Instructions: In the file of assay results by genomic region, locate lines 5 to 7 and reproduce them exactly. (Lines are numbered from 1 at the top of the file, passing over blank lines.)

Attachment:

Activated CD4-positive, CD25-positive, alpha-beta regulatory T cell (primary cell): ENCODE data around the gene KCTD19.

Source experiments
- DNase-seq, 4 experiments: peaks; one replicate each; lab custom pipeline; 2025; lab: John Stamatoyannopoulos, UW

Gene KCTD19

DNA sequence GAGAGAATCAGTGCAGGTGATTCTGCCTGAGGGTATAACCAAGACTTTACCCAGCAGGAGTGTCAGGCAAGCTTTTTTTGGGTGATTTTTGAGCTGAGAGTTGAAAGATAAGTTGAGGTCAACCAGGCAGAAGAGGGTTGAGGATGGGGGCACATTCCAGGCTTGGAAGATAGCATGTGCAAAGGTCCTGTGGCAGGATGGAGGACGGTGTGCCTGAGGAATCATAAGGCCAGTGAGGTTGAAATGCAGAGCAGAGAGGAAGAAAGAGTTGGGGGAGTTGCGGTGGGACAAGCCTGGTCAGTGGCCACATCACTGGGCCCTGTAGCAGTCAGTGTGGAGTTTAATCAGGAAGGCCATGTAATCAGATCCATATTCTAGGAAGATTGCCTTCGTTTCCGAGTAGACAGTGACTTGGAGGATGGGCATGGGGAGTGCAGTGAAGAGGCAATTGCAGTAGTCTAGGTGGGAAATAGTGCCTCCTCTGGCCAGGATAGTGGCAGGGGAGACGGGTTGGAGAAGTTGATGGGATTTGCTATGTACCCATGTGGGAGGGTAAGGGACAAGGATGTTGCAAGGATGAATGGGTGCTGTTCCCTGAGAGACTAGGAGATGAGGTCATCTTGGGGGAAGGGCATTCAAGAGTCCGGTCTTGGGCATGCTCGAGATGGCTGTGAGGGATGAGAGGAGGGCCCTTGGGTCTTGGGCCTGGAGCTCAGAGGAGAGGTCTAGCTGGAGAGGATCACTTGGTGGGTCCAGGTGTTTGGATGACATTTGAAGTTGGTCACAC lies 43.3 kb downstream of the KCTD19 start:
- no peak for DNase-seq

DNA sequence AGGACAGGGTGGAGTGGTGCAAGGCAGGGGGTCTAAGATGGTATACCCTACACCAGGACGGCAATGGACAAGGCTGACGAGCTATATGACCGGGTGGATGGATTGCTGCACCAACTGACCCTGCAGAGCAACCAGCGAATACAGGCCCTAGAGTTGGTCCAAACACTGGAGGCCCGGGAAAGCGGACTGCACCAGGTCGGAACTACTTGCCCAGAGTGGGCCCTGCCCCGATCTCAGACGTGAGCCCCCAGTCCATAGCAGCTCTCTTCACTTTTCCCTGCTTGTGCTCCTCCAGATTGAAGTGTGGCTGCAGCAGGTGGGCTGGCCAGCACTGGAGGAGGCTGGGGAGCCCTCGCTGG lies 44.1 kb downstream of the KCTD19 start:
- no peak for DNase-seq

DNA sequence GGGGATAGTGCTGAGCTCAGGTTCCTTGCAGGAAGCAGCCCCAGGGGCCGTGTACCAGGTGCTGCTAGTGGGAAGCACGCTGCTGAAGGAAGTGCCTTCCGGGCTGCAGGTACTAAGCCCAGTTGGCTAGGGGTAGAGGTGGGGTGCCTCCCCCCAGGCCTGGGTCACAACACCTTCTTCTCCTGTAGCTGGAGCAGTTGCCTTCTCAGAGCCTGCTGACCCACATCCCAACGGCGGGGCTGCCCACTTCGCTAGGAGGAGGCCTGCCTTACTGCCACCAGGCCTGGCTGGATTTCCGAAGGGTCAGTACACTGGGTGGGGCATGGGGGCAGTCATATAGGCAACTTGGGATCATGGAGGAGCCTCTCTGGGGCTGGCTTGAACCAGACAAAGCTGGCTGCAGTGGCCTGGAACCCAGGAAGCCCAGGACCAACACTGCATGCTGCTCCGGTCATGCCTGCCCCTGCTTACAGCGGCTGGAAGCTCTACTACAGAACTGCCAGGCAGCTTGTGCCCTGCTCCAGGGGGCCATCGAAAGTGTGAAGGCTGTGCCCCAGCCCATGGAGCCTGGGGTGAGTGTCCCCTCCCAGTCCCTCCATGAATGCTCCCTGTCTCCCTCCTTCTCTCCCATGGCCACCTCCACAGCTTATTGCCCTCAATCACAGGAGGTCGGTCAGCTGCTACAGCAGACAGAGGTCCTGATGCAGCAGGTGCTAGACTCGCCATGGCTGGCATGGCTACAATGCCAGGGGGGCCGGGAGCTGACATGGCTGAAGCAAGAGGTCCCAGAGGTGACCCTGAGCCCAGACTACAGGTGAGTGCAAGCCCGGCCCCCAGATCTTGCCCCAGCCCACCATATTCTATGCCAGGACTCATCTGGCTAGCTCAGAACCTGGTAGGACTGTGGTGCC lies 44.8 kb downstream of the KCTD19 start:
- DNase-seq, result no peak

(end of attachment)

DNA sequence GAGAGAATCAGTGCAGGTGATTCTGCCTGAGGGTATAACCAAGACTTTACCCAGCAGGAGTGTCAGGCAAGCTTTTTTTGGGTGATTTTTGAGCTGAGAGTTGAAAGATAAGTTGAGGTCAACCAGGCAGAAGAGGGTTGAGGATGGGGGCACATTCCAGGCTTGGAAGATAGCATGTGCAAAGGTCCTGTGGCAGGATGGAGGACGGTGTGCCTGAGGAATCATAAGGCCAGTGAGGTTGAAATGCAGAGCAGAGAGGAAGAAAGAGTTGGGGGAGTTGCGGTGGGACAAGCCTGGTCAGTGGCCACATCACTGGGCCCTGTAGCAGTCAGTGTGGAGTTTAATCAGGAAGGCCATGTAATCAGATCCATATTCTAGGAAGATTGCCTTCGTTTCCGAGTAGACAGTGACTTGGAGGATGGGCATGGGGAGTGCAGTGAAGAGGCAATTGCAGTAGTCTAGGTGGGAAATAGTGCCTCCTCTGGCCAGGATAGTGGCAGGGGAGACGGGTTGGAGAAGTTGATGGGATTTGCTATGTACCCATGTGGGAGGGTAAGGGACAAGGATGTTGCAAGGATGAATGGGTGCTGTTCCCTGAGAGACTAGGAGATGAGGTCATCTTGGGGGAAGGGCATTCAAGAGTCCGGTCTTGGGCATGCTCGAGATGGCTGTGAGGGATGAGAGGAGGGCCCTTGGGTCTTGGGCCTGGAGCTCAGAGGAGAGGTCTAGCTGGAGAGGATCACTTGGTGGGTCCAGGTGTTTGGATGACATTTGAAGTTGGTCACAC lies 43.3 kb downstream of the KCTD19 start:
- no peak for DNase-seq

DNA sequence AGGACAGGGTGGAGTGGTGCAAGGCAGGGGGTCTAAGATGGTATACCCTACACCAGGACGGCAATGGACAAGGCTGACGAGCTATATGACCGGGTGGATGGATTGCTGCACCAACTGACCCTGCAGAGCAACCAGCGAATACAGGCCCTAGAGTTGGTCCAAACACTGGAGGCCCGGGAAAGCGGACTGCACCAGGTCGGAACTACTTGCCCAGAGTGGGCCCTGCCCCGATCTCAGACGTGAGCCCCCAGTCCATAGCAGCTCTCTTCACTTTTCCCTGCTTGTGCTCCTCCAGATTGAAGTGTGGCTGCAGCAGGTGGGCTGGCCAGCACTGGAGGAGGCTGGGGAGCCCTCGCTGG lies 44.1 kb downstream of the KCTD19 start: